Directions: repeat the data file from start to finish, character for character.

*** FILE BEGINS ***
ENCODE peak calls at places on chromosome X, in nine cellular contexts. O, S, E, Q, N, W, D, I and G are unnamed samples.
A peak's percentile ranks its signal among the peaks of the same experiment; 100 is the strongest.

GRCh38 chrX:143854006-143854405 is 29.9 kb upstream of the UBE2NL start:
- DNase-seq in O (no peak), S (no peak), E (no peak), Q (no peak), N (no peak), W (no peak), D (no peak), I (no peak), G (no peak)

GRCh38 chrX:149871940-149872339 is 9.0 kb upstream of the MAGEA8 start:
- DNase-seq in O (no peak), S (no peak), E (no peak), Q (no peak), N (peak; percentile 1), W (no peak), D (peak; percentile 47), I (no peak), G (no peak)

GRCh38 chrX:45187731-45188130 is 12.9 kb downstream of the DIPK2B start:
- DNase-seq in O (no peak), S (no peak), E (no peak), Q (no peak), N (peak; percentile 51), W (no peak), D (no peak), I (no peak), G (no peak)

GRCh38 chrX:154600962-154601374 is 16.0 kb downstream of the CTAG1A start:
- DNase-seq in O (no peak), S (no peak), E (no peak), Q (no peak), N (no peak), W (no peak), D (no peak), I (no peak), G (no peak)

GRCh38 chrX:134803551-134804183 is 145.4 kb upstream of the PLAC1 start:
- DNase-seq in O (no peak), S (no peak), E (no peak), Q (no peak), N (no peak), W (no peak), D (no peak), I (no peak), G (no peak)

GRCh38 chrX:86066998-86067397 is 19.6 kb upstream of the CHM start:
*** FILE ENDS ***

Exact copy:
ENCODE peak calls at places on chromosome X, in nine cellular contexts. O, S, E, Q, N, W, D, I and G are unnamed samples.
A peak's percentile ranks its signal among the peaks of the same experiment; 100 is the strongest.

GRCh38 chrX:143854006-143854405 is 29.9 kb upstream of the UBE2NL start:
- DNase-seq in O (no peak), S (no peak), E (no peak), Q (no peak), N (no peak), W (no peak), D (no peak), I (no peak), G (no peak)

GRCh38 chrX:149871940-149872339 is 9.0 kb upstream of the MAGEA8 start:
- DNase-seq in O (no peak), S (no peak), E (no peak), Q (no peak), N (peak; percentile 1), W (no peak), D (peak; percentile 47), I (no peak), G (no peak)

GRCh38 chrX:45187731-45188130 is 12.9 kb downstream of the DIPK2B start:
- DNase-seq in O (no peak), S (no peak), E (no peak), Q (no peak), N (peak; percentile 51), W (no peak), D (no peak), I (no peak), G (no peak)

GRCh38 chrX:154600962-154601374 is 16.0 kb downstream of the CTAG1A start:
- DNase-seq in O (no peak), S (no peak), E (no peak), Q (no peak), N (no peak), W (no peak), D (no peak), I (no peak), G (no peak)

GRCh38 chrX:134803551-134804183 is 145.4 kb upstream of the PLAC1 start:
- DNase-seq in O (no peak), S (no peak), E (no peak), Q (no peak), N (no peak), W (no peak), D (no peak), I (no peak), G (no peak)

GRCh38 chrX:86066998-86067397 is 19.6 kb upstream of the CHM start: